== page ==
Instead of WIMPS or axions, dark matter may be made of macroscopic objects as small as a few ounces up to the size of a good asteroid, and probably as dense as a neutron star or the nucleus of an atom, researchers suggest.
The physics community has spent three decades searching for and finding no evidence that dark matter is made of tiny exotic particles. Case Western Reserve University theoretical physicists suggest researchers consider looking for candidates more in the ordinary realm and, well, more massive.
Dark matter is unseen matter, that, combined with normal matter, could create the gravity that, among other things, prevents spinning galaxies from flying apart. Physicists calculate that dark matter comprises 27 percent of the universe; normal matter 5 percent.
Instead of WIMPS, weakly interacting massive particles, or axions, which are weakly interacting low-mass particles, dark matter may be made of macroscopic objects, anywhere from a few ounces to the size of a good asteroid, and probably as dense as a neutron star, or the nucleus of an atom, the researchers suggest.Physics professor
Glenn Starkman and David Jacobs, who received his PhD in Physics from CWRU in May and is now a fellow at the University of Cape Town, say published observations provide guidance, limiting where to look.
In the wake of wiping out most customary matter, including fizzled Jupiters, white midgets, neutron stars, stellar dark gaps, the dark openings in focuses of systems and neutrinos with a great deal of mass, as would be prudent competitors, physicists turned their concentrate on the exotics.
Matter that was some place in the middle of standard and extraordinary – relatives of neutron stars or vast cores – was left on the table, Starkman said. “We say relatives in light of the fact that they most likely have a significant admixture of unusual quarks, which are made in quickening agents and usually have to a great degree short lives,” he said.
Albeit odd quarks are profoundly precarious, Starkman calls attention to that neutrons are likewise exceedingly temperamental. Yet in helium, bound with stable protons, neutrons stay stable.
“That opens the likelihood that stable unusual atomic matter was made in the early universe and dull matter is simply pieces of odd atomic matter or other bound conditions of quarks, or of baryons, which are themselves made of quarks,” he said. Such dim matter would fit the Standard Model.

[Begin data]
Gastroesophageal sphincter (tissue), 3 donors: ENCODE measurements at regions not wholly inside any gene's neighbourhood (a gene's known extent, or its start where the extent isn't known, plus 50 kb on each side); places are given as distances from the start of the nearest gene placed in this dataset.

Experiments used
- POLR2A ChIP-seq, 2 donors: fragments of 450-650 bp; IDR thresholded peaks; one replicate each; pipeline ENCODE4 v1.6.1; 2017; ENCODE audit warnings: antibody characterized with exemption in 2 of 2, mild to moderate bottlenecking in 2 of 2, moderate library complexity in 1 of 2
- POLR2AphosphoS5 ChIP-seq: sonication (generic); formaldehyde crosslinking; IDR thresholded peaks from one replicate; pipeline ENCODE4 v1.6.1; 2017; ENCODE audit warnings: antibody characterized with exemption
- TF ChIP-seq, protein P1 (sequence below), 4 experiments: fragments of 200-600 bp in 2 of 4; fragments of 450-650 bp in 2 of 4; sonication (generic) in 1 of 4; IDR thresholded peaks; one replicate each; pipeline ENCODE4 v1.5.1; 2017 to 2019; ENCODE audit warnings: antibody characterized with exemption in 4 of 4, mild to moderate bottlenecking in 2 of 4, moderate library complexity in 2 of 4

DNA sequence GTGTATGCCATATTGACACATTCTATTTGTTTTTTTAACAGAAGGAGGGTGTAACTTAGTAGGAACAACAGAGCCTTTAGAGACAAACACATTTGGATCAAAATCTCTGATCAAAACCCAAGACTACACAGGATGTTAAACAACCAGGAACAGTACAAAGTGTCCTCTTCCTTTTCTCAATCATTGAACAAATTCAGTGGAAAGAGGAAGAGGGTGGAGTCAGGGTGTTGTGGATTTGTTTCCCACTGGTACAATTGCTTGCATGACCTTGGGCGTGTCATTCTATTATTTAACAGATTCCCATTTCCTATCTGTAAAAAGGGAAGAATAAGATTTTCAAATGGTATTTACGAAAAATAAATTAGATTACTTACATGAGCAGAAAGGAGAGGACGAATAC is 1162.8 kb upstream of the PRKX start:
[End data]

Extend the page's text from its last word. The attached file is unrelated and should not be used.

The Macros would need to be collected from normal and bizarre quarks or baryons before the unusual quarks or baryons rot, and at a temperature over 3.5 trillion degrees Celsius, tantamount to the temperature in the inside of a monstrous supernova, Starkman and Jacobs figured. The quarks would need to be amassed with 90 percent proficiency, leaving only 10 percent to structure the protons and neutrons found in the universe today.
The points of confinement of the conceivable dull matter are as per the following:
At least 55 grams. In the event that dim matter were more modest, it would have been seen in locators in Skylab or in tracks found in sheets of mica.
In the scope of 109 to 1018, dull matter would impact Earth once yearly, giving nothing to the underground dim matter finders set up.
A most extreme of 1024 (a million billion) grams. Over this, the Macros would be so enormous they would twist starlight, which has not been seen.
The scope of 1017 to 1020 grams for every centimeter squared ought to additionally be wiped out from the hunt, the scholars say. Dim matter in that range would be gigantic for gravitational lensing to influence singular photons from gamma beam barges in ways that have not been seen.
On the off chance that dim matter is inside this permitted extent, there are reasons it hasn’t been seen.
At the mass of 1018 grams, dim matter Macros would hit Earth about once like clockwork.